King Kong Escapes/Review
From The Grindhouse Cinema Database
Having previously paired up the King of the Swingers and the King of the Monsters in 1962s King Kong Vs. Godzilla Japan’s Toho Studios made a return engagement with Fay Wray’s favourite ape in the gloriously demented ‘King Kong Escapes’, throwing a cape-wearing wannabe Bond villain and a giant robot gorilla into the mix for good measure.
A submarine containing an international crew of United Nations scientists is damaged by an underwater landslide and forced to dock for repairs at nearby Mondo Island where legendary super-ape Kong is rumoured to reside. Three of the eggheads; Captain Nelson, Colonel Namura and Medical Officer Watson, go ashore in a funky hovercraft and encounter a wrinkly old dude in a loin cloth who squawks and waves his arms a lot and warns them that they are trespassing in the hood of Kong. Of course, being scientists they ignore his primitive jibber-jabber and soon enough find themselves attacked by a giant scaly something-or-other-saurus. Watson’s screams wake Kong who happens to be napping in a nearby cave. He picks her up and gives her a sniff before balancing her in the branches of a tree. It’s obviously love at first sight (or rather first sniff). The giant ape then proceeds to whack seven shades of shit out of the whatsamasaurus until it starts foaming at the mouth. Nelson, Namura and Watson make a dash for the sub only to find their path blocked by an extremely rubbery sea serpent. Kong intervenes, braining the snake with a boulder before wrapping it round his neck like a slippery scarf.
Meanwhile a nefarious mad scientist with extremely bad teeth called Dr Who (not to be confused with the UKs televisual time-traveller) has invented a giant mechanical double of Kong which he plans on using to excavate an extremely radioactive mineral called Element X from a crater at the North Pole. Apparently whosoever possesses Element X will achieve ‘nuclear domination of the universe’. Unfortunately domination of the universe is going to have to wait a while as the Doc’s robot Kong proves itself to be less reliable than the Duracell bunny and burns out while digging where X marks the spot. The diabolical Doc decides instead to kidnap the real Kong and get him to do the dirty work. He employs a squad of choppers to drop ether on Mondo Island and once our primate protagonist is unconscious the Doc airlifts him off to the North Pole where he uses a sparkly multi-coloured crystal to hypnotise the beast.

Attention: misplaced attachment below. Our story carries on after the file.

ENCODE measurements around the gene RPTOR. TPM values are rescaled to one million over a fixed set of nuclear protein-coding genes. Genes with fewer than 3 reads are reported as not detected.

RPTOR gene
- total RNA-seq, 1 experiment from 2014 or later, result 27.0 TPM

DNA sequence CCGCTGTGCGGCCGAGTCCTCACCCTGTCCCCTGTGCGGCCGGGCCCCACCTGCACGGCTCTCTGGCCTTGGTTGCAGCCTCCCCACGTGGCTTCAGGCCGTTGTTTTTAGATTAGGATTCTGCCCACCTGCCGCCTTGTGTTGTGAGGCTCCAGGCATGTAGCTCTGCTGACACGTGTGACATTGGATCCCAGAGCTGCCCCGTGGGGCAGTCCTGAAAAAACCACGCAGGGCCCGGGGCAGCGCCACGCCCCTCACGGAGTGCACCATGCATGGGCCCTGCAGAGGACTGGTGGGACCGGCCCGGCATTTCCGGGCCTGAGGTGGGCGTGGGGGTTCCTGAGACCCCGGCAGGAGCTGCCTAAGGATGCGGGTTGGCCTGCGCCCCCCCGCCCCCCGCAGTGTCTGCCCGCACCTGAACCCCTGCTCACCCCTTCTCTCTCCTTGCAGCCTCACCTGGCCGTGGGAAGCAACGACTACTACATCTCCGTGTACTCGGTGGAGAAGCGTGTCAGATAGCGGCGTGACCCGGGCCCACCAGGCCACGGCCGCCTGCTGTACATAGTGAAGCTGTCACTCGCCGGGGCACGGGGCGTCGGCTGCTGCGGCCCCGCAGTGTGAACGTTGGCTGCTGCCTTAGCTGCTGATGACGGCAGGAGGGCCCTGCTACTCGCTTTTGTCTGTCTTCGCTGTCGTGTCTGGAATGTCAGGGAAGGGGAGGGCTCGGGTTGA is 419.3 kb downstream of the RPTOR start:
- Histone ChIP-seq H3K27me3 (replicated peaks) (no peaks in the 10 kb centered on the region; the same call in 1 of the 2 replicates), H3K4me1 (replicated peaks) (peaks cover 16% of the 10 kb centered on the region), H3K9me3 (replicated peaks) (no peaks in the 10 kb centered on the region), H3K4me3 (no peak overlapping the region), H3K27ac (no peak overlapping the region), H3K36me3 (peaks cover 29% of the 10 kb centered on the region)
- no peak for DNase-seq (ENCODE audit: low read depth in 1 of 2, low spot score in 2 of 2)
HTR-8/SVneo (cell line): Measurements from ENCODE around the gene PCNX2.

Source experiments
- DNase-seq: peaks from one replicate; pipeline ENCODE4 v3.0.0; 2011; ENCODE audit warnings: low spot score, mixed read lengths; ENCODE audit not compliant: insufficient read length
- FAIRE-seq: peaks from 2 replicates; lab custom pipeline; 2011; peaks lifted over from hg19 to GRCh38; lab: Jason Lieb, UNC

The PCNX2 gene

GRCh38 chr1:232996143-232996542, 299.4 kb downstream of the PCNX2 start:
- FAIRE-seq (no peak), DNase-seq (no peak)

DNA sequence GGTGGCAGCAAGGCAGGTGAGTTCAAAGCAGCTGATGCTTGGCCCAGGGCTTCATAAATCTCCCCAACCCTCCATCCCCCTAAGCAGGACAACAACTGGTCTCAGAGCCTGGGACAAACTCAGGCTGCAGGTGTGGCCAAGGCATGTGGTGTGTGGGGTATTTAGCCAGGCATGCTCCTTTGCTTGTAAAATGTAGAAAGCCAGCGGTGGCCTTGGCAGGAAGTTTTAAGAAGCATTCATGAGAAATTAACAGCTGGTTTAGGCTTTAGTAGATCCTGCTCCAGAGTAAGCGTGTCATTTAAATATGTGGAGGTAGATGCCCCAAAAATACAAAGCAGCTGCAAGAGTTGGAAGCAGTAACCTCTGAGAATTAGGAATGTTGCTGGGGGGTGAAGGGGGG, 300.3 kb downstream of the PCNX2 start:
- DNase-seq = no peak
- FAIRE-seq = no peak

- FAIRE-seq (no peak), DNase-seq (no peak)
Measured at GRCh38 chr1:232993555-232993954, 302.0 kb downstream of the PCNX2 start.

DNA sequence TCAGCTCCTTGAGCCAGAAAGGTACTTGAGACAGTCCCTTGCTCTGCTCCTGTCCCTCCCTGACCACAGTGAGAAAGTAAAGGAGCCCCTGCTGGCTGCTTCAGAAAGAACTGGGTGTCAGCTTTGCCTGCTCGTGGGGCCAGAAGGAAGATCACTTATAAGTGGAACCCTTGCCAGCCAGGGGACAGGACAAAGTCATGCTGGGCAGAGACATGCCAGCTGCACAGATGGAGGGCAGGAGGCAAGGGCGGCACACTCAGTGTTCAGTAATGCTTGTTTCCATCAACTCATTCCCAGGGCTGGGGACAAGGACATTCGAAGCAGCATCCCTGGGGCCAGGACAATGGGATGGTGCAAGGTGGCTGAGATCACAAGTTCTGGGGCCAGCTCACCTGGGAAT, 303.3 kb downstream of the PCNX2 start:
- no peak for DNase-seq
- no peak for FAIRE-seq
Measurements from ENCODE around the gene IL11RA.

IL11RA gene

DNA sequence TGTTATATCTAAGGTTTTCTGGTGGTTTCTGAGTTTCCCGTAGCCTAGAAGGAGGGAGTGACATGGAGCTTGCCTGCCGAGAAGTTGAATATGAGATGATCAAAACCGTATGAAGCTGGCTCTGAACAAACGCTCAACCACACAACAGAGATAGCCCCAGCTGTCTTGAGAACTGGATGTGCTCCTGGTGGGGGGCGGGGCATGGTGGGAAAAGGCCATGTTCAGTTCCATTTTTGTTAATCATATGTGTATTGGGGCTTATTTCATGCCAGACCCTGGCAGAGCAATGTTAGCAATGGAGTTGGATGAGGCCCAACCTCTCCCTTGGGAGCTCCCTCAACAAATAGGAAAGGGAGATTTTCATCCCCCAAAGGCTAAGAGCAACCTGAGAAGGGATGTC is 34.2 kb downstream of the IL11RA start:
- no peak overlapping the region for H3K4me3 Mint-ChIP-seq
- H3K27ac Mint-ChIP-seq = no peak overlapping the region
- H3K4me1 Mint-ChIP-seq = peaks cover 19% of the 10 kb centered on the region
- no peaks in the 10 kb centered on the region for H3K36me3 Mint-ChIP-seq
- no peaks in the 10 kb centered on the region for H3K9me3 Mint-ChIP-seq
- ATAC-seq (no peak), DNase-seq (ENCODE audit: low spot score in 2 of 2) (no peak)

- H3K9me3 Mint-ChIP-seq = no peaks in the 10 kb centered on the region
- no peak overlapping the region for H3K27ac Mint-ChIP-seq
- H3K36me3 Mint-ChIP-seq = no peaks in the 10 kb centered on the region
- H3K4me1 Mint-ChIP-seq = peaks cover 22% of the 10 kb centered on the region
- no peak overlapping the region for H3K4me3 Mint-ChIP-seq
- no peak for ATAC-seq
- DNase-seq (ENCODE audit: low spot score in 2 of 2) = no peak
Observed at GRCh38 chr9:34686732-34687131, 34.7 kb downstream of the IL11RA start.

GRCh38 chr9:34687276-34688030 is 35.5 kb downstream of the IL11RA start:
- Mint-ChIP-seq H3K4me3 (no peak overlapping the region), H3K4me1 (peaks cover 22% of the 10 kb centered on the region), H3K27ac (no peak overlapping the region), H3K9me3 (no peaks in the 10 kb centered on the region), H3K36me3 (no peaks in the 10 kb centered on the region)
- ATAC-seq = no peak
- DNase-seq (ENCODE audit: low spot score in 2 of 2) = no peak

The UN science boffins return to the island to find Kong gone and the wild man of the jungle bleeding to death having been ruthlessly shot by the despicable Doctor. Before breathing his last the old geezer mutters something that sounds like ‘mocca-choco-lata-ya-ya’. Roughly translated this means: “That evil dude Who has kidnapped the big guy!” Of course Dr Who hasn’t paid any attention to the film’s title otherwise he would know that (surprise, surprise) King Kong Escapes! The damn dirty ape swims ashore near Tokyo pursued by the Doc’s re-charged Mechani-Kong for a final showdown of ape on ape action and toy tank stomping mayhem!
‘King Kong Escapes’ has it all; a giant ape, a giant robot ape, a mad scientist with a hypnotic crystal, a hover craft, a silly serpent, a foaming at the mouth dinosaur, submarines, ether, Element X !!! The cinematography is crisp and colourful like a 1960s comic book come to life, the musical score is irrepressibly bombastic, and the model miniatures are exquisitely detailed. Don’t let anyone tell you this is one of those ‘so bad it’s good’ movies ‘cause that’s bullshit. ‘King Kong Escapes’ is wonderful fantasy entertainment. It looks like it sprung straight from a child’s imagination and splashed across the screen with a completely unashamed exuberance. It’s simply Toho-tastic!
In the grand pantheon of Toho’s outrageous monsters Kong is certainly one of the most peculiar looking. The studio rarely utilised mammals as the stars of its creature features, most of them are lizards or insects or monsters from space. One notable exception being the dog-like King Caesar in Godzilla Vs. Mechagodzilla. Kong’s furry suit appears to have caused Toho special effects guru Eiji Tsuburaya some difficulty; it might best be described as moth-eaten while the ape’s face looks like a squashed chocolate muffin with fangs. Despite resembling a hastily stitched together pile of roadkill there’s something rather charming and loveable about Toho’s wonky Kong. Akira Ifukube’s musical score tugs at the heartstrings during scenes of Kong fawning over Linda Miller’s character as he nurses her in the palm of his hand and flutters his garage door eye lids. The fact that the ape is boss-eyed and snaggle-toothed just adds to the pathos. Even if he weren’t a 60 foot tall primate, she’d still be out of his league.
Although malfunctioning on his first assignment didn’t bode well for his world conquering abilities Mechani-Kong makes for an awesome nemesis when he finally gets to go toe-to-toe with our hairy hero. Dr. Who has fitted him out with dazzlingly bright head lamp eyes and has mounted his hypnotic crystal on top of the robots head so that when Kong sees it he’ll think its sleepy time. It’s a shame that Toho weren’t inclined to bring Mechani-Kong back in a sequel as I would have loved to have seen him team up with Godzilla’s own evil android doppelganger, Mechagodzilla, for some city smashing fun and games.
The U.S. edit of the film runs approximately 8 minutes shorter than the original Japanese cut and it’s this shorter version that Universal studios issued on DVD in the U.S and U.K. Most notably Watson’s rescue from the Tokyo tower during the climactic battle is missing from the English dubbed cut but whichever version you see ‘King Kong Escapes’ is a ton of ape lovin’ fun.